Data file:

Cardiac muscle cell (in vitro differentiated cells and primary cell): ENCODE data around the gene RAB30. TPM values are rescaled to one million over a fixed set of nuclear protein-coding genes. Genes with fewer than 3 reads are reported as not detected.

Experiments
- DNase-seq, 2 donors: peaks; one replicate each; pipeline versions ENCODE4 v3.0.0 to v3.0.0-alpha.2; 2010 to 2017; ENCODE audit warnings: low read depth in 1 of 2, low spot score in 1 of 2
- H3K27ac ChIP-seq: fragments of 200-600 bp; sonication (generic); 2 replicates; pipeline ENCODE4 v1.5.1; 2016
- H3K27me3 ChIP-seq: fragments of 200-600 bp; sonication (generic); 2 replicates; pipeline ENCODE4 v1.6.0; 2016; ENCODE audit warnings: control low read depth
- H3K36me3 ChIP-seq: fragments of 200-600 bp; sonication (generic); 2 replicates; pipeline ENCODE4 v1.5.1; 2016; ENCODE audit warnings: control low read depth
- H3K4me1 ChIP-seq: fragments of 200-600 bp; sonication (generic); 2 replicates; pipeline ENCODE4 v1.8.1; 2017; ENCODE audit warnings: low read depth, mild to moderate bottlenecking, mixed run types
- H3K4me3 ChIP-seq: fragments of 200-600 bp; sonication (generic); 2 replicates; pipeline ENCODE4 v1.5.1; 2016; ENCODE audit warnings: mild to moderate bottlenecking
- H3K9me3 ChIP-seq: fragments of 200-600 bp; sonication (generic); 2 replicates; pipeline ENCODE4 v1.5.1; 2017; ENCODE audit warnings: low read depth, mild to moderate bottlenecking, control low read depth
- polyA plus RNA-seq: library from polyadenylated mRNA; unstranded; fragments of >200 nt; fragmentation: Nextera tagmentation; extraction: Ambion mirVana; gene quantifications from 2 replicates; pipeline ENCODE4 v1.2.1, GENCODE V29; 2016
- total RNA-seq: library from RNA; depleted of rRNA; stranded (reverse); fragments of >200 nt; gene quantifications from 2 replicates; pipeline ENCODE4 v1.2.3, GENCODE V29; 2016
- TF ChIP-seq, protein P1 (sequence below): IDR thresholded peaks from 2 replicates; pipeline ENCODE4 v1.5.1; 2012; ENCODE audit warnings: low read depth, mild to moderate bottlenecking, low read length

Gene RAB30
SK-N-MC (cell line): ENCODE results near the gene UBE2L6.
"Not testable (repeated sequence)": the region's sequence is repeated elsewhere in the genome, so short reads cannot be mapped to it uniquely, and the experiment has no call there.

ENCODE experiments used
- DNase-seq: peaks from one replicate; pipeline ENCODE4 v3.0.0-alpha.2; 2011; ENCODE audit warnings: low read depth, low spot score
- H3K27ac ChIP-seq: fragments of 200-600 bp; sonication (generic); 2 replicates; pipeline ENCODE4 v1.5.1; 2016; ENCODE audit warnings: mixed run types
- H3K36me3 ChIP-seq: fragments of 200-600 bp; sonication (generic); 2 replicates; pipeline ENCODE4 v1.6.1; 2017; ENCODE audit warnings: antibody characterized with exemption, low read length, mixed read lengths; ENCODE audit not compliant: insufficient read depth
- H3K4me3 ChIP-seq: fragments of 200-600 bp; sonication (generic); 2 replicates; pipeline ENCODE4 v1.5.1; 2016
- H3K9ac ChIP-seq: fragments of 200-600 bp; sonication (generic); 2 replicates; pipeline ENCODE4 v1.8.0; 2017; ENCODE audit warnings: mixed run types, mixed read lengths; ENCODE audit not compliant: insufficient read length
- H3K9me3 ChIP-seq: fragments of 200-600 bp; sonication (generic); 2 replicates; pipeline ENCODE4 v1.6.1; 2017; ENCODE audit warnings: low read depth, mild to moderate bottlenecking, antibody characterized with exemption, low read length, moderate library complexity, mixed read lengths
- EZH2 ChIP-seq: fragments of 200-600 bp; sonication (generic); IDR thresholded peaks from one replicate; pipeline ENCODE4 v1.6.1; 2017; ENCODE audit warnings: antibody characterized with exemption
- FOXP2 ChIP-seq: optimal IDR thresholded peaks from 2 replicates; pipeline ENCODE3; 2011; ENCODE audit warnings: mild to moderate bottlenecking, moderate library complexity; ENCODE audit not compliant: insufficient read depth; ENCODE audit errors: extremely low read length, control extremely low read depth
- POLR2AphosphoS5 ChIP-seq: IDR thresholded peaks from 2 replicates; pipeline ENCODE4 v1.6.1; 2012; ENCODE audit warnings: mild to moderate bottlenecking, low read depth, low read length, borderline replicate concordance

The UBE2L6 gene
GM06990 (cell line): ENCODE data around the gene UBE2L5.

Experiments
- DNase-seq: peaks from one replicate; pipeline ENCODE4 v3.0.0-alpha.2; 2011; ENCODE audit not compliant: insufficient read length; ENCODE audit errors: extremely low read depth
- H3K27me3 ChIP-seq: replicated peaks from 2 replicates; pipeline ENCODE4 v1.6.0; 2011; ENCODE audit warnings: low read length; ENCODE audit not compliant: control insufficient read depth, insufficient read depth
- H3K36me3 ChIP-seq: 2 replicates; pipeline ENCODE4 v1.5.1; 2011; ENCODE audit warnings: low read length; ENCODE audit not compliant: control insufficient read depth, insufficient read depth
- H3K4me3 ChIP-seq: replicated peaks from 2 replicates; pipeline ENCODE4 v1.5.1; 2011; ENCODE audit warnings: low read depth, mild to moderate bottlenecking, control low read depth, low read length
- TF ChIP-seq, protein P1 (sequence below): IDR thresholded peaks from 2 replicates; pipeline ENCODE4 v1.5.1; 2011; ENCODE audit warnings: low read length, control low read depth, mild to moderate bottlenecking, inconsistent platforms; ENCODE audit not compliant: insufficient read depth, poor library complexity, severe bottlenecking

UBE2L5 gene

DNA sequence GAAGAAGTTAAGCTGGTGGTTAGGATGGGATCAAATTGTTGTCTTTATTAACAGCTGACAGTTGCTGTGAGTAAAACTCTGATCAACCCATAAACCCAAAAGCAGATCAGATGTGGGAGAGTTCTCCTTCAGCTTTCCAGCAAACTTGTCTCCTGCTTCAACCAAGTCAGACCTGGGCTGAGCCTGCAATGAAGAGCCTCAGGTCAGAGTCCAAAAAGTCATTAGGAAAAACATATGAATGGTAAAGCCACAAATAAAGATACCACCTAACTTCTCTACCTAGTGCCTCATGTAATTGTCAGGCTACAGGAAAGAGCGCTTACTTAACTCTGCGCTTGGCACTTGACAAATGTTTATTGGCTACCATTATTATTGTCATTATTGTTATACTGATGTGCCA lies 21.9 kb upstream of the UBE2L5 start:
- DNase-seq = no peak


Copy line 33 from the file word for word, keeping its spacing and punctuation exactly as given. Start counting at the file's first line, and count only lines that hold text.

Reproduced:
- TF ChIP-seq, protein P1 (sequence below): IDR thresholded peaks from 2 replicates; pipeline ENCODE4 v1.5.1; 2011; ENCODE audit warnings: low read length, control low read depth, mild to moderate bottlenecking, inconsistent platforms; ENCODE audit not compliant: insufficient read depth, poor library complexity, severe bottlenecking